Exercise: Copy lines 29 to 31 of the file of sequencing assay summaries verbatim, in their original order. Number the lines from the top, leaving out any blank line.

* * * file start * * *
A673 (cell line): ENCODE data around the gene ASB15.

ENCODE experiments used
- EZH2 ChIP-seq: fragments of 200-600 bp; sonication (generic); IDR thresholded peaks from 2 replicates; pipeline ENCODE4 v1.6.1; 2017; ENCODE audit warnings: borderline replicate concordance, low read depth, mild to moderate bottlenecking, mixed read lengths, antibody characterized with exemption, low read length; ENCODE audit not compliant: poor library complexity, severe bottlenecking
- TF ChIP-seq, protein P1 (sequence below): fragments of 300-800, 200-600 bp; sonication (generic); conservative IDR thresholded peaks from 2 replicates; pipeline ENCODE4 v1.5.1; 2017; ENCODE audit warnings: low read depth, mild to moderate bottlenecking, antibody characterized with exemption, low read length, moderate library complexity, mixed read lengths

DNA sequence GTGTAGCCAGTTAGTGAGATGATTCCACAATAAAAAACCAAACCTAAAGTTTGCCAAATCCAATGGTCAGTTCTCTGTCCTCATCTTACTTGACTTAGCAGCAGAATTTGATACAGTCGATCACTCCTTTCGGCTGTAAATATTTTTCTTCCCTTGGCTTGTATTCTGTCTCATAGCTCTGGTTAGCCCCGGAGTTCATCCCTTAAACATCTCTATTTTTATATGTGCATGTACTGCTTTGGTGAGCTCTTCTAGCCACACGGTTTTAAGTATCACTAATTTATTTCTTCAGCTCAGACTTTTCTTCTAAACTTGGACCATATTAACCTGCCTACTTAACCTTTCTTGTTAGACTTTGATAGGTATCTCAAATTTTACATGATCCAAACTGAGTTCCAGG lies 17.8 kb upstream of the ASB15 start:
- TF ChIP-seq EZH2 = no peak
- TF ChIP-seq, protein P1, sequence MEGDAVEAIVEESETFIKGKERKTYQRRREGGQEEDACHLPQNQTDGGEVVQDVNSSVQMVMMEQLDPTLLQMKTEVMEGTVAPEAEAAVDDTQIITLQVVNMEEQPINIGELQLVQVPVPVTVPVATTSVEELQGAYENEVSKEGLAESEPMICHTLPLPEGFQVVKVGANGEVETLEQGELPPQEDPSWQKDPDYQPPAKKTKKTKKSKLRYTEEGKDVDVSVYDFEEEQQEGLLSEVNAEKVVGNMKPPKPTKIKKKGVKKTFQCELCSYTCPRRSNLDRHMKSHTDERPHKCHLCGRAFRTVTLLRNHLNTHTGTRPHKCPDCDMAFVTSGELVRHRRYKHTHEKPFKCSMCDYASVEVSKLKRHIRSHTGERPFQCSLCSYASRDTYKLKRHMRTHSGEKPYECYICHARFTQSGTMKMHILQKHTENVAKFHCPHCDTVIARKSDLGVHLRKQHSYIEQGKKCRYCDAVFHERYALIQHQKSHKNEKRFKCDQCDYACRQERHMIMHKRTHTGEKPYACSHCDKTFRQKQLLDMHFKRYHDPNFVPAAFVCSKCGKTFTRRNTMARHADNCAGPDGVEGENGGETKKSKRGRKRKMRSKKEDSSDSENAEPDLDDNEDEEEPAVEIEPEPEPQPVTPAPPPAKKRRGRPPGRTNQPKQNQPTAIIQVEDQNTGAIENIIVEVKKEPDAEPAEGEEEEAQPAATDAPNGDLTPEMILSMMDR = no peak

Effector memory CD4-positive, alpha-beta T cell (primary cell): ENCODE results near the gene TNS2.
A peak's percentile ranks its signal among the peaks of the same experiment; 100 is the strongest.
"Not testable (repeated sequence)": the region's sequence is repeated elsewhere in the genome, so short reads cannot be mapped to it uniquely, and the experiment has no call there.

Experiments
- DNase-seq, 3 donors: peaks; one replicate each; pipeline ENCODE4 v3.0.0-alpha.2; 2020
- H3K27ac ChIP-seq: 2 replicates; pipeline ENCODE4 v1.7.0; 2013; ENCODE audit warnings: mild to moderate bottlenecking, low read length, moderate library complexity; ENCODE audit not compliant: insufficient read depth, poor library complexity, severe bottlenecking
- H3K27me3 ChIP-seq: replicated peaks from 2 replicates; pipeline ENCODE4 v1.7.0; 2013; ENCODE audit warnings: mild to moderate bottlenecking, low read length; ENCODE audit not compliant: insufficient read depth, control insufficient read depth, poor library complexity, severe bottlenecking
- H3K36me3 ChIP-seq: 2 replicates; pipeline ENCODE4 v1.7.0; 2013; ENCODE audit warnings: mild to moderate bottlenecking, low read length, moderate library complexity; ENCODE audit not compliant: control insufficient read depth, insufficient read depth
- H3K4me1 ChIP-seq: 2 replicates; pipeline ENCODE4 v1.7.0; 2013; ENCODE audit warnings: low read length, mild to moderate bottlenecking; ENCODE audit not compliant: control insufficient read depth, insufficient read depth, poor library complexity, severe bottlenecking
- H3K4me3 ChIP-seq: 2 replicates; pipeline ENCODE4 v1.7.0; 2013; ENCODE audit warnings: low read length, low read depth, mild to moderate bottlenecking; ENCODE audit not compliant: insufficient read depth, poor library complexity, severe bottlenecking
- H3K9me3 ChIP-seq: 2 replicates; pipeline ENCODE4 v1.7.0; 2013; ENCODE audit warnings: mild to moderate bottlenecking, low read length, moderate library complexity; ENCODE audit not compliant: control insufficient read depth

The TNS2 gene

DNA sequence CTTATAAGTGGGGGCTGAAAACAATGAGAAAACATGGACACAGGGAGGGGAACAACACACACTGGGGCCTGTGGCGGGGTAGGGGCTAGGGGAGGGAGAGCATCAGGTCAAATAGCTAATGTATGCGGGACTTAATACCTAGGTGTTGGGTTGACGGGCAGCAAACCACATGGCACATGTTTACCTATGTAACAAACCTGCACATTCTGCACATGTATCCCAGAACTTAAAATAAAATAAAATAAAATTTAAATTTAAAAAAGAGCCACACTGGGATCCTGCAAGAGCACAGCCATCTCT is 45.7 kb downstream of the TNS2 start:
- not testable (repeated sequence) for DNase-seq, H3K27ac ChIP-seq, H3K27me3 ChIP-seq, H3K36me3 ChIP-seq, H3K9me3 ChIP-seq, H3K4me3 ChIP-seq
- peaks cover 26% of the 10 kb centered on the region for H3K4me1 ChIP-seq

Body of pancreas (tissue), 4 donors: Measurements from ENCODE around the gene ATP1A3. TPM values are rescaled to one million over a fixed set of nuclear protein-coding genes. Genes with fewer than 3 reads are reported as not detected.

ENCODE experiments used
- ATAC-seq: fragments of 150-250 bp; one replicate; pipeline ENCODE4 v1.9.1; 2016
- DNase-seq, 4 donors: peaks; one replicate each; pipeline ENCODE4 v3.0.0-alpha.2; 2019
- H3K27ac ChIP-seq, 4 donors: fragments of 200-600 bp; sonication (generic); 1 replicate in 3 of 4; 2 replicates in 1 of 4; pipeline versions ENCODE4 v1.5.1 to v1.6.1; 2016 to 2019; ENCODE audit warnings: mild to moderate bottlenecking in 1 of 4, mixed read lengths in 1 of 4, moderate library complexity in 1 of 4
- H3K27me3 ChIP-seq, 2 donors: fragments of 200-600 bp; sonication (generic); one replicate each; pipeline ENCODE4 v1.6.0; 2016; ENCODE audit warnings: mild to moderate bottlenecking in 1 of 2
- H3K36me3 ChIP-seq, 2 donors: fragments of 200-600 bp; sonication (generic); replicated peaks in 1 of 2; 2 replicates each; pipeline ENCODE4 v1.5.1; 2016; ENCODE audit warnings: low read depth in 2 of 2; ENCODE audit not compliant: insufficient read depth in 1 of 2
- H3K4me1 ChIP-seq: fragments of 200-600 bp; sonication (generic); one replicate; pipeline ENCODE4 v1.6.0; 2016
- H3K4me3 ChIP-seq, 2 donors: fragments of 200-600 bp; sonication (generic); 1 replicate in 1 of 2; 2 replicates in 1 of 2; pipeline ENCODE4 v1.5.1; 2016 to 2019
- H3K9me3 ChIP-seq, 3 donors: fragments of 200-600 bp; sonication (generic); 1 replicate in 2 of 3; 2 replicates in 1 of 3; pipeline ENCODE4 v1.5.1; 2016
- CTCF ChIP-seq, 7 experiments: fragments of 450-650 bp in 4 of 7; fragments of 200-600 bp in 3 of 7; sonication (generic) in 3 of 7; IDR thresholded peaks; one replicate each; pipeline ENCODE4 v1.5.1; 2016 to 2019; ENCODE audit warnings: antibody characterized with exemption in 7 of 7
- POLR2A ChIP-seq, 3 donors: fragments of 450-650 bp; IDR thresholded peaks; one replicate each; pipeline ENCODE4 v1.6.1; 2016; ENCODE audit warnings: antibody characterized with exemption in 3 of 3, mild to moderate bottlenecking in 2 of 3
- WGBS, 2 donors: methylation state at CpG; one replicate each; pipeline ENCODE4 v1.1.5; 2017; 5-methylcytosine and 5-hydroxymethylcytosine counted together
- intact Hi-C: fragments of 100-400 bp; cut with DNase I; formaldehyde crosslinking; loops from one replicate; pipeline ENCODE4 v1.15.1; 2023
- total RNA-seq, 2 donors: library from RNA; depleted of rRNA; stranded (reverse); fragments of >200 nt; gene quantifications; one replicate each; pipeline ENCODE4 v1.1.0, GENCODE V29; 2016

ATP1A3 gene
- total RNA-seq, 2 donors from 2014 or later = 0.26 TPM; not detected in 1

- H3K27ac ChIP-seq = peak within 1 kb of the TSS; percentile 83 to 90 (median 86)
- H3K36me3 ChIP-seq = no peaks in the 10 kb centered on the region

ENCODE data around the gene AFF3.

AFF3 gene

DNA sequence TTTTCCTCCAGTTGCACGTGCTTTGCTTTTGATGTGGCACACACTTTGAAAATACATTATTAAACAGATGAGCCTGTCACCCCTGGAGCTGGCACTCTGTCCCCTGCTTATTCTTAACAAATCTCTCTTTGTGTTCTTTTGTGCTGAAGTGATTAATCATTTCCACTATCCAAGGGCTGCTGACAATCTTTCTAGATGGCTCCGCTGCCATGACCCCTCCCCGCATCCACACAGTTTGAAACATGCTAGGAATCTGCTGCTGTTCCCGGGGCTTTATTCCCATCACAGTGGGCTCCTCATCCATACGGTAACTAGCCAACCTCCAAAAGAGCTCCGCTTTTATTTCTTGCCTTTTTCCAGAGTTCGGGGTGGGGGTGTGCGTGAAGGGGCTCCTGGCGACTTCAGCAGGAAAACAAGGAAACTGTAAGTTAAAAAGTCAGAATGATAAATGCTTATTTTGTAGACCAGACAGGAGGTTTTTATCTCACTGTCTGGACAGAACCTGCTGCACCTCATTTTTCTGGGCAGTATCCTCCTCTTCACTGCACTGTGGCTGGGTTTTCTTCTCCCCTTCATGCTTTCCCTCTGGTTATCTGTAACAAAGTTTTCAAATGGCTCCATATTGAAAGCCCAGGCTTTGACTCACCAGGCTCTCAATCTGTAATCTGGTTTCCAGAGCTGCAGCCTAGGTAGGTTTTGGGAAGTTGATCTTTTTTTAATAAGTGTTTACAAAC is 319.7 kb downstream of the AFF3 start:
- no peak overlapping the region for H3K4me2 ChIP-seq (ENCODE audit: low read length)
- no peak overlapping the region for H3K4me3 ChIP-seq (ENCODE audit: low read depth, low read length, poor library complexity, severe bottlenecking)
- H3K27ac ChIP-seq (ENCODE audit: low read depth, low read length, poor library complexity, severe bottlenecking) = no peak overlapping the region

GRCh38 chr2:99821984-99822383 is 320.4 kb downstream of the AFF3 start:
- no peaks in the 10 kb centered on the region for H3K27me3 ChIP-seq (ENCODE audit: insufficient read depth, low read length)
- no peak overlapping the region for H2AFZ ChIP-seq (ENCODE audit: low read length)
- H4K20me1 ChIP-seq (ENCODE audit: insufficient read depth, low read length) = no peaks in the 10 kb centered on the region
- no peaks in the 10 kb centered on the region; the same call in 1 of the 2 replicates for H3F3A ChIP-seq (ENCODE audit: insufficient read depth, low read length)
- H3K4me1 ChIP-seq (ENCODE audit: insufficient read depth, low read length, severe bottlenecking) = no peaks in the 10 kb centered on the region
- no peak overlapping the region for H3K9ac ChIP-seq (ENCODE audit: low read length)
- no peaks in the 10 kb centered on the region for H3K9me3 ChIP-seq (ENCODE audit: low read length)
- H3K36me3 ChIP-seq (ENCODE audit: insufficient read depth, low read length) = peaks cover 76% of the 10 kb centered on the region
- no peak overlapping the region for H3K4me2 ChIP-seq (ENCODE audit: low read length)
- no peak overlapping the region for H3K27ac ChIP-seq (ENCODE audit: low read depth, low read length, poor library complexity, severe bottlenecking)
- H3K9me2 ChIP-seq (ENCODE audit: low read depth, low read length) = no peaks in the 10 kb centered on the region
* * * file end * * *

- H3K36me3 ChIP-seq, 2 donors: fragments of 200-600 bp; sonication (generic); replicated peaks in 1 of 2; 2 replicates each; pipeline ENCODE4 v1.5.1; 2016; ENCODE audit warnings: low read depth in 2 of 2; ENCODE audit not compliant: insufficient read depth in 1 of 2
- H3K4me1 ChIP-seq: fragments of 200-600 bp; sonication (generic); one replicate; pipeline ENCODE4 v1.6.0; 2016
- H3K4me3 ChIP-seq, 2 donors: fragments of 200-600 bp; sonication (generic); 1 replicate in 1 of 2; 2 replicates in 1 of 2; pipeline ENCODE4 v1.5.1; 2016 to 2019